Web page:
In April, two Chinese cities were the first in the country to ban the consumption of dog and cat meat

By Kelli Bender
June 22, 2020 05:36 PM
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Feature China/Barcroft Media/Getty

The summer solstice — this year on June 20 — marks the beginning of the infamous Yulin Dog Meat Festival in China.

Animal rights activists, who have been trying to shut down the festival — where live and dead dogs are sold for human consumption —  for years, were cautiously optimistic that the event wouldn't happen this year due to China's recent legislative changes.

After the start on the coronavirus (COVID-19) pandemic, China changed the classification of the country's dogs from livestock to companion animal, a move that many animal welfare groups, like Humane Society International, believe signals a move towards banning dog meat consumption in the country.

Additionally, two Chinese cities,  Shenzhen and Zhuhai, did ban the consumption of dog and cat meat around the same time China changed their classification for canines. Reuters also reported that China's government is currently drawing up new laws prohibiting wildlife trade and protecting companion animals.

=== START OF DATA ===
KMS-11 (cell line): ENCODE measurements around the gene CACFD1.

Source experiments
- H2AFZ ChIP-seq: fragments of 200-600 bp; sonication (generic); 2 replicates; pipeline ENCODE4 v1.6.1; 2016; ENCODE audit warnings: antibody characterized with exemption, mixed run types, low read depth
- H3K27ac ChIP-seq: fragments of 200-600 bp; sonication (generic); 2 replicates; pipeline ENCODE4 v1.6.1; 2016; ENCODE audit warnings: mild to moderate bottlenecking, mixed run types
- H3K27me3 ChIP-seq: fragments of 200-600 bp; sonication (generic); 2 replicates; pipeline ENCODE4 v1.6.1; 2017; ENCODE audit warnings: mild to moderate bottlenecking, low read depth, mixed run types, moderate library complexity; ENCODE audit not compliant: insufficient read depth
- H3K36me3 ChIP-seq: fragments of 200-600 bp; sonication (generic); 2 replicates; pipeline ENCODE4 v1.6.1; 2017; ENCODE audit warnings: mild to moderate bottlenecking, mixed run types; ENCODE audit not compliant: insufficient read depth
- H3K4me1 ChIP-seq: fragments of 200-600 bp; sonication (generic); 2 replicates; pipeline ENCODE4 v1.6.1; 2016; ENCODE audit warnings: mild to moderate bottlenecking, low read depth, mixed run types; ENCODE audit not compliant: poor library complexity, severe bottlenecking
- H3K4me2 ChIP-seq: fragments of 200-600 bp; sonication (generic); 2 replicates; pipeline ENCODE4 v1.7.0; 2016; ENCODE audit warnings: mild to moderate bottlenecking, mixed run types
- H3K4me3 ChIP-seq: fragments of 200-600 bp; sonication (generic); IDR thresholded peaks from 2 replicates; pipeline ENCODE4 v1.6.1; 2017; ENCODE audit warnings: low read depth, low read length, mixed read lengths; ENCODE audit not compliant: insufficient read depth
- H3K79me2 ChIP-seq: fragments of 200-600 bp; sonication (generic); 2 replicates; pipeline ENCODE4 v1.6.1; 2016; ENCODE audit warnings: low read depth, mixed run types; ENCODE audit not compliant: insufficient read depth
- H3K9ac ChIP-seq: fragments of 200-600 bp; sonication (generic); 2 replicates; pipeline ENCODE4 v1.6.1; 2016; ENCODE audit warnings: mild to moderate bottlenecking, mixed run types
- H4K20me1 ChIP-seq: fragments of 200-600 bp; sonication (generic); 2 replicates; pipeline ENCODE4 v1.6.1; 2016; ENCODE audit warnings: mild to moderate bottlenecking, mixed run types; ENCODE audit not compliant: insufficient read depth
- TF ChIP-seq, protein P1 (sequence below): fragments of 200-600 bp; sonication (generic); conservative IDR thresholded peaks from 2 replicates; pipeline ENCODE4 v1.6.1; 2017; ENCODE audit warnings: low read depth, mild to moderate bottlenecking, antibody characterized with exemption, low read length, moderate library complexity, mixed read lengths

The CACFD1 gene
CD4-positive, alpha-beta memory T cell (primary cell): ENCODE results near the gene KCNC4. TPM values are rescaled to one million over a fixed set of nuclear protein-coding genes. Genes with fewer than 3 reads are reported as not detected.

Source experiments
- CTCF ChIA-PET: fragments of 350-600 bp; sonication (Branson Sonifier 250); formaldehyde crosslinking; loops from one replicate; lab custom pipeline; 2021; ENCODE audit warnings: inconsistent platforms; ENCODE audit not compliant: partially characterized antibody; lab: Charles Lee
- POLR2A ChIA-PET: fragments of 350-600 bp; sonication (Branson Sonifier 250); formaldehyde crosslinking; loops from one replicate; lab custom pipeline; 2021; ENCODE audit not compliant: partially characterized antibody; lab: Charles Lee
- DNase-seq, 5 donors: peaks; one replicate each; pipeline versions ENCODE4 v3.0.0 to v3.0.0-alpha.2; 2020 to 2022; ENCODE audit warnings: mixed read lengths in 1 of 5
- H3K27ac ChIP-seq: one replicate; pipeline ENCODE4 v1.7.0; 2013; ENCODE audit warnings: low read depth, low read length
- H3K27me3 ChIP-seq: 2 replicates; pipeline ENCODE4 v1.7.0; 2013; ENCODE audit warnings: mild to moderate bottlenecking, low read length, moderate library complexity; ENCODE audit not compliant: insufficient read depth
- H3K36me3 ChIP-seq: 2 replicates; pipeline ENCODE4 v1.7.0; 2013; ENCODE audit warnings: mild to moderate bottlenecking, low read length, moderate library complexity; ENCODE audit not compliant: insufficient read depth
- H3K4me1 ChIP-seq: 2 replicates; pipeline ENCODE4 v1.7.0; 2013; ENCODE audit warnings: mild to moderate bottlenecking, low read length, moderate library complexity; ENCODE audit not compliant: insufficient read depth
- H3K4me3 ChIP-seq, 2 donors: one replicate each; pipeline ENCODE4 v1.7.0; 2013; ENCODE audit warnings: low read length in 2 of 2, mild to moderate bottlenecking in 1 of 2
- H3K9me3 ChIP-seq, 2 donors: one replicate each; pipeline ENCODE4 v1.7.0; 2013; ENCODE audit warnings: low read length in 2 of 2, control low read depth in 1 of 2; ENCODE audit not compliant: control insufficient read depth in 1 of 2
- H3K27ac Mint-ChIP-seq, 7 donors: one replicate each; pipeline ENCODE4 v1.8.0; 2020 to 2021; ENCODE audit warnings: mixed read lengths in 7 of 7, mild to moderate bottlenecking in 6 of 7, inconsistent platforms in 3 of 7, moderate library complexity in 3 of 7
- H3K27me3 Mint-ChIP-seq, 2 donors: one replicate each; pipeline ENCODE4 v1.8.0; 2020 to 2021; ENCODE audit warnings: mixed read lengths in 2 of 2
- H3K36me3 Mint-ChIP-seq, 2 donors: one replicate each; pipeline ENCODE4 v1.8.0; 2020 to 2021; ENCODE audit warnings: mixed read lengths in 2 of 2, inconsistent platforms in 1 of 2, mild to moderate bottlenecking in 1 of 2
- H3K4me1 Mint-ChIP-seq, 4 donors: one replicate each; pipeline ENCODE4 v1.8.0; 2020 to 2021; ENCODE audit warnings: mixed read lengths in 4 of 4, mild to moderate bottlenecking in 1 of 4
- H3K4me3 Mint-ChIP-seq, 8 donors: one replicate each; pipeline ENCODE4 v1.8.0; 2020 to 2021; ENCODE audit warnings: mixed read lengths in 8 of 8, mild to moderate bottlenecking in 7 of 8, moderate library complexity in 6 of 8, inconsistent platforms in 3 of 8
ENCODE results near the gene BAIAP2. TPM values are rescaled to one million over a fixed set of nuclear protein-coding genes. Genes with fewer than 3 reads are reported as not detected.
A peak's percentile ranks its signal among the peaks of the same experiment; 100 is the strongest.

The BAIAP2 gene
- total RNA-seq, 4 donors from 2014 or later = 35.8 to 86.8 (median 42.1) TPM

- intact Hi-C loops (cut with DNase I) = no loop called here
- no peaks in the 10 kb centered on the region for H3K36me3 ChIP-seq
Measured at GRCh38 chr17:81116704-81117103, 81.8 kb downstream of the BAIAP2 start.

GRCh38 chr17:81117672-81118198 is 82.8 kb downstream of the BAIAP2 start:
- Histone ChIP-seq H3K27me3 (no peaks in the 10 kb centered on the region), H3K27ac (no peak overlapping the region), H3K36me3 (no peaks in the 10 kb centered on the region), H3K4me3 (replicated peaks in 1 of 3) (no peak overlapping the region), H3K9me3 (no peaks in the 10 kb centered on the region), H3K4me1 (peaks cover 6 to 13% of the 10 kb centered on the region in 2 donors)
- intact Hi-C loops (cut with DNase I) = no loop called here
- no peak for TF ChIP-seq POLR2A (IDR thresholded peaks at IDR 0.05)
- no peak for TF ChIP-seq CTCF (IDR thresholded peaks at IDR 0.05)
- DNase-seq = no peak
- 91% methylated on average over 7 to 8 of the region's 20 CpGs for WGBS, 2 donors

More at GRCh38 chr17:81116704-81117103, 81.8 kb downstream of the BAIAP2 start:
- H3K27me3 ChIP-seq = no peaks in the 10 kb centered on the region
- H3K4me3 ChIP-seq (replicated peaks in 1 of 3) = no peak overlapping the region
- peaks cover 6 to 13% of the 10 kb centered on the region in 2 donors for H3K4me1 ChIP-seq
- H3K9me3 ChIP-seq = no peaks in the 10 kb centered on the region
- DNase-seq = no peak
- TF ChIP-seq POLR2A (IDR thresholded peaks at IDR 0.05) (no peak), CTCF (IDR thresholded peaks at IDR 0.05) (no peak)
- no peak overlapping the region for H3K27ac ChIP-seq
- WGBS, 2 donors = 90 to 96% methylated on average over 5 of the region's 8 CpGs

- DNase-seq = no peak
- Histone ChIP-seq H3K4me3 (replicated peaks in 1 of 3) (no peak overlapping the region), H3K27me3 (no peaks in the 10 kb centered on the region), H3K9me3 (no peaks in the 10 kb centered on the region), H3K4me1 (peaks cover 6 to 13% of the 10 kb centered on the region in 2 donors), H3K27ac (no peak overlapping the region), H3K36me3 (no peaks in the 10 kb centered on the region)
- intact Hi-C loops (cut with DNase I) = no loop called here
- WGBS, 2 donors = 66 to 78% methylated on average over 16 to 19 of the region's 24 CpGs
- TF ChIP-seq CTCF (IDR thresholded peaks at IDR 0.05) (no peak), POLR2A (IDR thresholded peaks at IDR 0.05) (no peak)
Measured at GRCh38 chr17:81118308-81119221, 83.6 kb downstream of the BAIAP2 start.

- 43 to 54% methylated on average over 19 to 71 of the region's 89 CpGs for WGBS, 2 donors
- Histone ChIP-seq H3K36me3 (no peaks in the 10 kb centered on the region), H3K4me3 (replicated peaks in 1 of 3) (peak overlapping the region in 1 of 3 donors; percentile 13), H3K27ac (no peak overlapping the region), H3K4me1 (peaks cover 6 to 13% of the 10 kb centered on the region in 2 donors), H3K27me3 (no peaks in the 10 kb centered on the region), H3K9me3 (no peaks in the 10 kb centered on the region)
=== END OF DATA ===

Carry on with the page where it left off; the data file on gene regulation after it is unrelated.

While the classification change was celebrated as a "game-changer moment for animal welfare in China" by HSI spokesperson Wendy Higgins in The Guardian, and China's interest in dog meat is dwindling, according to Reuters, it was not enough to stop the Yulin Dog Meat Festival from continuing on this year.

Even though the 10-day festival is happening in 2020, animal welfare groups remain optimistic that China's moves to legally protect companion animals could bring an end to the Yulin Dog Meat Festival as early as next year.

"I do hope Yulin will change not only for the sake of the animals but also for the health and safety of its people,"  Peter Li, a China policy specialist with Humane Society International, told Reuters.

He added: "Allowing mass gatherings to trade in and consume dog meat in crowded markets and restaurants in the name of a festival poses a significant public health risk."